This paper examines an antitrust enforcement policy of using significant price changes in an industry as a sorting mechanism for the allocation of resources devoted to policing collusion. That is, in either responding to complaints or initiating investigations on their own, I examine the issue of whether an antitrust enforcement policy of inferring possible collusion from significant prices changes is effective in deterring collusion given that antitrust officials have no direct knowledge of the costs of individual firms. Using the imperfect information repeated game of Green and Porter (1984), I show that this investigation strategy if coupled with uniform costs being borne by firms, can reduce the expected profits from the collusive agreement: however, unless the punishment is large enough, it will be ineffective in reducing the frequency of collusion. More importantly, it can have the undesirable effect of reducing the output agreed to by firms, if firms choose quantities, or raise collusive prices if firms are choosing price. Moreover, if the enforcement policy is anticipated by firms, the punishment mechanism adopted to support collusion will be altered to offset the policy.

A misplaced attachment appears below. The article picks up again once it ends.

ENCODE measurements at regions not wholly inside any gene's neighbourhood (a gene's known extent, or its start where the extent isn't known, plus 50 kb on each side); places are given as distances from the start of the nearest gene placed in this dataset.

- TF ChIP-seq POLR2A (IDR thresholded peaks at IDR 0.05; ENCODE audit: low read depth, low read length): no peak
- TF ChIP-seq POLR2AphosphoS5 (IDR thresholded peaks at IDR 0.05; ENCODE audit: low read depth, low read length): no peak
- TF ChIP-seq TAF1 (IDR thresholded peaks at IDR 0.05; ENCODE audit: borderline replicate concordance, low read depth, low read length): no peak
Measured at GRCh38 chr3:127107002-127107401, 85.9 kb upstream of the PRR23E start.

Review of Industrial Organization – Springer Journals
Published: Oct 15, 2004
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